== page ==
A new report ranks North Carolina fifth in the nation for number of new charter school enrollments during the pandemic. The ranking is another feather in the cap for the Tar Heel State when it comes to the growth of school choice in recent years.
The report, produced by the National Alliance for Charter Schools, found that charter school enrollments jumped by 14,312 new students from the 2019-2020 school year to the 2021-2022 school year. That brought total enrollments from 118,597 students to 132,909 students, a 12% gain.
During that same period of time, enrollments in traditional public schools dipped by 48,283 students, a decrease the report deemed was ninth largest in the nation.
Contrary to arguments that charter schools are not diverse or even that they promote racial segregation in schools, the report noted that student enrollments for black students in North Carolina grew at the same pace as for white students. Enrollments for black students jumped by 14% during the pandemic, while enrollments for Hispanic students increased by 23%.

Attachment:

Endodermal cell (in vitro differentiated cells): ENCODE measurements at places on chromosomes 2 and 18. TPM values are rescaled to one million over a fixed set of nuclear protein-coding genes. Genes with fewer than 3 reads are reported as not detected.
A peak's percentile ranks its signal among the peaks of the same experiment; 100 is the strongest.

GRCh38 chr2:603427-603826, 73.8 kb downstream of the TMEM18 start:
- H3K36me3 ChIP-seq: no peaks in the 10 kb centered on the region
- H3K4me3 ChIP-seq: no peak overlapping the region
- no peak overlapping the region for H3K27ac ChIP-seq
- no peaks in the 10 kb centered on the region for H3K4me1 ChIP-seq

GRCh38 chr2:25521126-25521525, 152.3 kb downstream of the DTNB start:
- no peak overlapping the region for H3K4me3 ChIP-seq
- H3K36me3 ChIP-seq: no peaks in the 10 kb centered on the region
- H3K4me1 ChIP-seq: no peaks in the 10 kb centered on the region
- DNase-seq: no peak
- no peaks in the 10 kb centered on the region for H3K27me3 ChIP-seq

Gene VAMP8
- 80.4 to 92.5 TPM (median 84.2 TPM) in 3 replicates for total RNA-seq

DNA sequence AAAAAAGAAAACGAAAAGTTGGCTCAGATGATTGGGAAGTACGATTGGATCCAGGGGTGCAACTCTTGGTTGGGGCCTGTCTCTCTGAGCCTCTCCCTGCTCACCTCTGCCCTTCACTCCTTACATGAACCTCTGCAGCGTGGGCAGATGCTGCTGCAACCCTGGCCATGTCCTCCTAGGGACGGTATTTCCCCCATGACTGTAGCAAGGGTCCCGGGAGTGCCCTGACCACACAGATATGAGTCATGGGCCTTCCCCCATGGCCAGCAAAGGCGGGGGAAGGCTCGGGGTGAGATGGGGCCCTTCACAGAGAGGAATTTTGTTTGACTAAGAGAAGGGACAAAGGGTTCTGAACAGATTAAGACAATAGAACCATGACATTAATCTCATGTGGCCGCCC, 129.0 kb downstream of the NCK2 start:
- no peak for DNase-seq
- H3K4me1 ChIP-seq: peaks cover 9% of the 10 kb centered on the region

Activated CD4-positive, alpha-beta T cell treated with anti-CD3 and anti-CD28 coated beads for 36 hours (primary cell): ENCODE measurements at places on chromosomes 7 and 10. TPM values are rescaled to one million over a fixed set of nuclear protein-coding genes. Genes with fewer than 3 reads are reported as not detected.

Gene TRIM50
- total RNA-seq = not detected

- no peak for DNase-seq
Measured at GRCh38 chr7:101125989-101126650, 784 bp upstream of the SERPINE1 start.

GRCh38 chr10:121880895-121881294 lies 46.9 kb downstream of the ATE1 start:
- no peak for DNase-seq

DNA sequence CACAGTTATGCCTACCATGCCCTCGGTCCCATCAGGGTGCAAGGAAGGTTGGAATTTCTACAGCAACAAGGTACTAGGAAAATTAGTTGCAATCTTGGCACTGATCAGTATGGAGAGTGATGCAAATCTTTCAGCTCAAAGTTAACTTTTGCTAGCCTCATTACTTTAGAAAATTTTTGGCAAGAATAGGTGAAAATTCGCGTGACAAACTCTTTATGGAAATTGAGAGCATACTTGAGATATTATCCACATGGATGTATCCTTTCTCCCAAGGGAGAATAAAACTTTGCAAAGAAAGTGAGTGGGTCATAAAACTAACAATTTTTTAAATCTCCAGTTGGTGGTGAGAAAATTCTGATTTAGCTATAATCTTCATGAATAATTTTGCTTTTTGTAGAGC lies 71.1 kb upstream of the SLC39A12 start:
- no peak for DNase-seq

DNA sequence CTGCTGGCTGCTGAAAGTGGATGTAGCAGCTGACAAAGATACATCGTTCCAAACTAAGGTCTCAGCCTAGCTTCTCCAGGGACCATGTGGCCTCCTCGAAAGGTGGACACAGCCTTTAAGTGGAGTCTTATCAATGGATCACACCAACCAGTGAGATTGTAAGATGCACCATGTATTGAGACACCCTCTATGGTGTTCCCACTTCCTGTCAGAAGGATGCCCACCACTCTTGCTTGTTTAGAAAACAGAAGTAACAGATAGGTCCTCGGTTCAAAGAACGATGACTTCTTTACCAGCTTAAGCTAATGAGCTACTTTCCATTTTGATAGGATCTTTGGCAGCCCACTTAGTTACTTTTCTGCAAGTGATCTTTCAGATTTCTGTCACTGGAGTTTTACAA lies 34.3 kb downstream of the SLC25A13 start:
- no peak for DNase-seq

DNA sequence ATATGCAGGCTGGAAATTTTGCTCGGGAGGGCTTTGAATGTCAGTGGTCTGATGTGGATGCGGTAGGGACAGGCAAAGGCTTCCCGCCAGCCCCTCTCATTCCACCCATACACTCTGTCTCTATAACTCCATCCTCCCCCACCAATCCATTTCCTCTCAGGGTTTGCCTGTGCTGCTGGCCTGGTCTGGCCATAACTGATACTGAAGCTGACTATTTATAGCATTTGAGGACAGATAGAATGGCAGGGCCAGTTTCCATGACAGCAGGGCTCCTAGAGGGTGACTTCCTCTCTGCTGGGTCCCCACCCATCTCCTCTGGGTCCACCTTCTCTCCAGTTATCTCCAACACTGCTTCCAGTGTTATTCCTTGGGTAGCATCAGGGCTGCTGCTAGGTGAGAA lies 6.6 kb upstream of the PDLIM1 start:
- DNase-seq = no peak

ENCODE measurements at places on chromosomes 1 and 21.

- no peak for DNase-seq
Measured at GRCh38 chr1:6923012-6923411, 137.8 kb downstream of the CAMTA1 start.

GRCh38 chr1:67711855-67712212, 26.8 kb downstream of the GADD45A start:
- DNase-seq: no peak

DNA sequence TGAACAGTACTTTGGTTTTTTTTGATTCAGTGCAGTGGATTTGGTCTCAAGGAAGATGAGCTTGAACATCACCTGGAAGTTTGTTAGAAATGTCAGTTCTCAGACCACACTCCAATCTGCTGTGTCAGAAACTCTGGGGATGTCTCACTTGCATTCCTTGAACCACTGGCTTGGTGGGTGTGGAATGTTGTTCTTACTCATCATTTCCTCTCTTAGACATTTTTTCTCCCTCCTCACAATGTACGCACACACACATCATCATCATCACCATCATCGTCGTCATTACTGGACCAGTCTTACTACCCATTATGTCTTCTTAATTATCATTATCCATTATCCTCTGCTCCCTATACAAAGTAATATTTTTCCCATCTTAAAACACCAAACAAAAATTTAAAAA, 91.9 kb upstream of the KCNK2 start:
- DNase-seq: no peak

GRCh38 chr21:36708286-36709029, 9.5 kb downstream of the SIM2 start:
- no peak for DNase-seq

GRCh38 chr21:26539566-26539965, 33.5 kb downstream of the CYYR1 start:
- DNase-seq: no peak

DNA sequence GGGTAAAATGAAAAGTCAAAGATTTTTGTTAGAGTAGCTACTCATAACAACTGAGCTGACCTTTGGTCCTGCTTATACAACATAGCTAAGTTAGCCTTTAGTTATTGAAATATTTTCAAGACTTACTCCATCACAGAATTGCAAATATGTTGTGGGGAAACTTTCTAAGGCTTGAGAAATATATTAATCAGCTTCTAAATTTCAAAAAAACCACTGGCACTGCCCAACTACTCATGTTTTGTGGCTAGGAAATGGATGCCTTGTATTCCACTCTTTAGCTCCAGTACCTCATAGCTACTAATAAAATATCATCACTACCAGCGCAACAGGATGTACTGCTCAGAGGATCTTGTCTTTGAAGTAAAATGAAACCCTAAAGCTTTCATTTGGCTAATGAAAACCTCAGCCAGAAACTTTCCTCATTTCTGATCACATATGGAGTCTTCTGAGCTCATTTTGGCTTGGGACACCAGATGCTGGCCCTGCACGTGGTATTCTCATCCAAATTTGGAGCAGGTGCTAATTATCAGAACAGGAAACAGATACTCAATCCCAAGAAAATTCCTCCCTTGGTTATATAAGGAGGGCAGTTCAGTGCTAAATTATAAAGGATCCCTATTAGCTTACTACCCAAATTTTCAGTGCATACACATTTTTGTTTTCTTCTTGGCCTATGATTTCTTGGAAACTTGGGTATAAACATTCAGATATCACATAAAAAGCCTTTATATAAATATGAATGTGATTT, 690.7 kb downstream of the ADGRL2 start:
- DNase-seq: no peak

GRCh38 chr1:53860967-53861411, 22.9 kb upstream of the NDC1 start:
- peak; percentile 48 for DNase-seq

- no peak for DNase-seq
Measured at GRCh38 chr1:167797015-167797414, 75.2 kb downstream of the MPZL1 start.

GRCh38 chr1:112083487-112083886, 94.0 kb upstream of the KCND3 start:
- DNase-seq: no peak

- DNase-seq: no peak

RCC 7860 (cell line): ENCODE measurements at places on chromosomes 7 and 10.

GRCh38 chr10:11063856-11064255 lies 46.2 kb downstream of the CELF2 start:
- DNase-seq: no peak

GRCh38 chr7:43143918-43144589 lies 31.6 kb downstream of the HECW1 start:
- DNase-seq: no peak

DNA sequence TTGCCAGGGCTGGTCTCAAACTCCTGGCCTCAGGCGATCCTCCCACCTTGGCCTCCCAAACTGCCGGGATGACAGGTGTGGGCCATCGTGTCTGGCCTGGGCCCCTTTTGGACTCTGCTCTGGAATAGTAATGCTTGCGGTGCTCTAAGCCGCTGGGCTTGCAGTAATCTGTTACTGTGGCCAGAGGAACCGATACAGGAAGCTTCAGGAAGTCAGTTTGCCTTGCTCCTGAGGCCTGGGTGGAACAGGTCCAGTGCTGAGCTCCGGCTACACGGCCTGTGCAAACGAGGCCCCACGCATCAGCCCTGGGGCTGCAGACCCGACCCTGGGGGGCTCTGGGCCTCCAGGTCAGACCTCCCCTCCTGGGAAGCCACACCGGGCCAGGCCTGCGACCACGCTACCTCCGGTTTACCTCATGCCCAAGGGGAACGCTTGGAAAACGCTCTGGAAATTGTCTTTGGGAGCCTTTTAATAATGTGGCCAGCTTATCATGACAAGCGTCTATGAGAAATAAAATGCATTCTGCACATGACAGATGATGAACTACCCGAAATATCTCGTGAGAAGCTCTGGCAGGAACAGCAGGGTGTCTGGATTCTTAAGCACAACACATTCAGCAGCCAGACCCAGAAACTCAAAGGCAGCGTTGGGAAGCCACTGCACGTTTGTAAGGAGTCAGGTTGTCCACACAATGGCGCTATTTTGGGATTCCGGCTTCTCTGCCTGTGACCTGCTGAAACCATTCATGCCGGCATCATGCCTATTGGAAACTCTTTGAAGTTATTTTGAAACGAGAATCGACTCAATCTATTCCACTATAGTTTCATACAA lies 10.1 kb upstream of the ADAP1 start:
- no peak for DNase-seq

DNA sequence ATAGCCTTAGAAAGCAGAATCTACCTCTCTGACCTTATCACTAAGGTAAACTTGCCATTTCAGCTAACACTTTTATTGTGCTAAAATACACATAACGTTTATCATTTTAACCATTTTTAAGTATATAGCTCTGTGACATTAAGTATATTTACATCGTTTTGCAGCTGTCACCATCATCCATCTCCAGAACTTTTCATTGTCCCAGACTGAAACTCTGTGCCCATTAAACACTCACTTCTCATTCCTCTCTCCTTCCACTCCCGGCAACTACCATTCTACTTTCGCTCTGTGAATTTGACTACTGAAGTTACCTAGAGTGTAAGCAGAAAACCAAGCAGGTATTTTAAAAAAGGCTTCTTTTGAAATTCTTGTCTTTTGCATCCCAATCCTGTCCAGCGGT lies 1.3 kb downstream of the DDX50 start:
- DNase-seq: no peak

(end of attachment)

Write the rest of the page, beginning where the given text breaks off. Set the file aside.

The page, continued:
For the nation as a whole, charter enrollments grew by nearly 240,000 students during the pandemic, while traditional public school enrollments dipped by nearly 1.5 million students.
“These data make one thing clear: the COVID-19 pandemic has opened the eyes of parents and families to other possible options for their children’s education and with this new awareness they are making different choices,” wrote report authors Drew Jacobs and Debbie Veney. “In nearly every state, more families are choosing charter schools, homeschooling, and private school, while fewer are choosing district public schools.”